6. Develop smart client-side objects using remote events. In Jini, objects pass freely between clients and services. If those objects contain changeable data, it's important to keep them in sync, no matter who has a copy of them. Use Jini's remote event framework to make this happen. An object representing a printer service may end up being copied to several clients. When the printer is out of paper, each of them must be notified so that the state of their cached object is updated correctly.

  7. Scale and load balance service throughput with JavaSpaces. Clients can ask services directly to perform operations. Alternatively, they can place requests in a JavaSpaces service, and services can process those requests at will. This decoupling has a number of advantages. One key advantage is that to increase service throughput, you simply start more service instances; they will provide quick load balancing, since they'll only request work when they are not busy. The ability to add more services easily to perform more work independently of the clients involved makes the JavaSpaces service a very powerful service within the Jini framework.

  8. Plan for failure. Networks fail. Machines fail. Applications fail. A good Jini service can recover from all of these failures. All state held by the Jini service should be checkpointed to a recoverable location: a database, a Jini-reliable log, or some other persistent store. Jini services should know how to recover that data when they are restarted.

  9. Plan for the future. Jini version 1.1 provides many useful services that enable clients and services to disconnect from the network yet still participate in the Jini community. Automatic lease renewal, lookup service discovery, and event queueing all mean that a service or a client can temporarily go offline while still keeping track of the state of the Jini environment.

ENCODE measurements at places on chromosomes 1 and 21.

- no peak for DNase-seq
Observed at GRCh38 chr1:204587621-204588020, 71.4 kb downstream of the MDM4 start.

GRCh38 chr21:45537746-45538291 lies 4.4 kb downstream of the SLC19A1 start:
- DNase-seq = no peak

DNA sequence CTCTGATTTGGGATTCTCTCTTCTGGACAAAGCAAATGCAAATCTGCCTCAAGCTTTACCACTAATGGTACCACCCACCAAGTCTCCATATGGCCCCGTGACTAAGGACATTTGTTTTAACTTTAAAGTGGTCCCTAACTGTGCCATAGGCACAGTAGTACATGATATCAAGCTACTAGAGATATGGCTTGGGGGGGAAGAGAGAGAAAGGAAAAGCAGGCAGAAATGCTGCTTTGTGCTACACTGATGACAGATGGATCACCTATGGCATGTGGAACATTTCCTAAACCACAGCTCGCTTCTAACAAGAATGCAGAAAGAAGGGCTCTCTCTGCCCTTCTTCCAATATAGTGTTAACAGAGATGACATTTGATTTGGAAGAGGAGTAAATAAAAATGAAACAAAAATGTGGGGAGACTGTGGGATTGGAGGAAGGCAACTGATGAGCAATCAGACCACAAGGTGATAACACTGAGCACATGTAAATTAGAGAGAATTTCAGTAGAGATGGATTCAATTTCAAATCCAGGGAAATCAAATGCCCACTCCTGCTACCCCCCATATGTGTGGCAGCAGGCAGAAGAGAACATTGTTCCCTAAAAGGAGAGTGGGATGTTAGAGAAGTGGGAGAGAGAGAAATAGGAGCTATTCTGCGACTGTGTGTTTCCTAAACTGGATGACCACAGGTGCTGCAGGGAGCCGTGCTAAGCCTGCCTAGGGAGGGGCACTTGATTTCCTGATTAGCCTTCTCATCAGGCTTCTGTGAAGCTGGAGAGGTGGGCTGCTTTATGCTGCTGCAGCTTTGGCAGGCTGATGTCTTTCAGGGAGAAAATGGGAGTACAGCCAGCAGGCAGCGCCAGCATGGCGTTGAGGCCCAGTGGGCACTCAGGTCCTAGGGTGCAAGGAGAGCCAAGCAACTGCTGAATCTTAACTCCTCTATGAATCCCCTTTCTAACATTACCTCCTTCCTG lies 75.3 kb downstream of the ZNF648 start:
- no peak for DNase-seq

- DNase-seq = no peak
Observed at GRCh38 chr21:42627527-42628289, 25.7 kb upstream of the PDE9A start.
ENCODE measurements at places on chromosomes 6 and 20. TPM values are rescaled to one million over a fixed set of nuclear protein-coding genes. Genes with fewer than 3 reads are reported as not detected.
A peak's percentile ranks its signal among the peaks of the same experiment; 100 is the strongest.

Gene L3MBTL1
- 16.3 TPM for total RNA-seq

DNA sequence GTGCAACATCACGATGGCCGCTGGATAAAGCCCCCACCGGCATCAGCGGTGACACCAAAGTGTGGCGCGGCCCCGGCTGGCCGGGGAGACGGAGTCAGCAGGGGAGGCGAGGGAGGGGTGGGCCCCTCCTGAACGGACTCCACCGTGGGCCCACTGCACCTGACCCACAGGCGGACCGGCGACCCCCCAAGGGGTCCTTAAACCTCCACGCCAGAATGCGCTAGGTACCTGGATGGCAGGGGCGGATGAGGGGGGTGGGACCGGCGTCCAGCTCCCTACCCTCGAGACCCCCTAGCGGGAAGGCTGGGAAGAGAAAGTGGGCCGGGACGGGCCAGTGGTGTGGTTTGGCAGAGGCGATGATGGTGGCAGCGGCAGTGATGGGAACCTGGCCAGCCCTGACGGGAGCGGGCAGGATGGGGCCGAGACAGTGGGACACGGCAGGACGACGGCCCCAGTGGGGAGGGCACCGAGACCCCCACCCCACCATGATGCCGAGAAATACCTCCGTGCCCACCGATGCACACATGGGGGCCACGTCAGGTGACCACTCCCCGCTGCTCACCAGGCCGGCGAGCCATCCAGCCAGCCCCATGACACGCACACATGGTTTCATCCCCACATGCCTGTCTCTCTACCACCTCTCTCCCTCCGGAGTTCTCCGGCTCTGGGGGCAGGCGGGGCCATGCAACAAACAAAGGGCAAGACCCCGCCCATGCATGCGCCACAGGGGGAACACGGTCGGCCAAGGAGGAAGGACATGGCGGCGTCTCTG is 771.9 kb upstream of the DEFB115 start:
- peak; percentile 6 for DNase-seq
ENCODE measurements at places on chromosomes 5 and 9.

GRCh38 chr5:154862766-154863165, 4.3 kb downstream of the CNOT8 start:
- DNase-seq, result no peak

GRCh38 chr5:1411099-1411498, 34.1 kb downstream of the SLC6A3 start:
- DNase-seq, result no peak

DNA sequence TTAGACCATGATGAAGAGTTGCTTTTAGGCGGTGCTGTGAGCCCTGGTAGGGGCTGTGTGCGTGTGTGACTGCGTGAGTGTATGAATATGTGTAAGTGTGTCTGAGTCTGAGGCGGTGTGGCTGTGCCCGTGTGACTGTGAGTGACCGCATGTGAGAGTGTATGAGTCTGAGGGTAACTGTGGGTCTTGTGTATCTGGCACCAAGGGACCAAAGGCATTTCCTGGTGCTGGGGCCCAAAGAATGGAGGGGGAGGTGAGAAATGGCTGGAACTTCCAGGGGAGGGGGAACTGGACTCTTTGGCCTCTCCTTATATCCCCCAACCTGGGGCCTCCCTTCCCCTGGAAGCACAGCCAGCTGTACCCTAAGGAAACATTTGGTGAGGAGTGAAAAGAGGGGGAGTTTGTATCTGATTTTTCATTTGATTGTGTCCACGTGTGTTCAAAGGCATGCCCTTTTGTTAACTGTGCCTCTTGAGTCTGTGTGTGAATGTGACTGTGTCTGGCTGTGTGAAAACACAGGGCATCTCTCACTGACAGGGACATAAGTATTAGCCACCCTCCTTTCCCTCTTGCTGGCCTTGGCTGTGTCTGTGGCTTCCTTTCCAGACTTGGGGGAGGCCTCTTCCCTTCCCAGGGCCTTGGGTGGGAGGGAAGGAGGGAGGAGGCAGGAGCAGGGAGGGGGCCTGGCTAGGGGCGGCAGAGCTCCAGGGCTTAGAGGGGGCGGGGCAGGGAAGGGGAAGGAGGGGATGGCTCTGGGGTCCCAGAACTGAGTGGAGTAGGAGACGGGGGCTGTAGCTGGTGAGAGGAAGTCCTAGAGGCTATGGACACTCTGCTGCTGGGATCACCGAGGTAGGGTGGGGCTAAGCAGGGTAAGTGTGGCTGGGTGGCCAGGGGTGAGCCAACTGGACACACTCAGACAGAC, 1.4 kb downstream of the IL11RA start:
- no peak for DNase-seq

10. Keep it Simple. Jini is designed to be a simple infrastructure, and therein lies its power. Its simplicity makes it easier to recover from network failures, from disconnected clients, and from the introduction of new services. Keep this philosophy in mind when you develop your own Jini programs. Learn each feature incrementally, use them wisely and only when necessary, and you'll develop successful distributed applications.

Read Two Sun insiders talk about Jini to find out what Scott Oaks and Henry Wong say about why Jini demands a whole new approach from developers.

Scott Oaks is a Java technologist at Sun Microsystems, where he has worked since 1987. While at Sun, he has specialized in many disparate technologies, from the SunOS kernel to network programming and RPCs to the X Window System to threading. Since early 1995, he has been primarily focused on Java and bringing Java technology to end users. He is the author of Java Security and coauthor of Java Threads, both from O'Reilly. In his other life, Scott enjoys music, cooking, theatre, and traveling with his husband, James.

Henry Wong is the Chief Architect for SunConnect at Sun Microsystems, where he has worked since 1989. Originally hired as a consultant to help customers with special device drivers, kernel modifications, and DOS interoperability products, Henry has also worked on Solaris ports, performance tuning projects, and multithreaded design and implementations for benchmarks and demos. Since early 1995, Henry has been involved in developing Java prototypes and supporting customers who are using Java. He is a coauthor of Java Threads from O'Reilly. Henry is also an instrument-rated private pilot, who also likes to dabble in archery, cooking, and traveling with his wife, Nini.

O'Reilly & Associates released (March 2000) Jini in a Nutshell.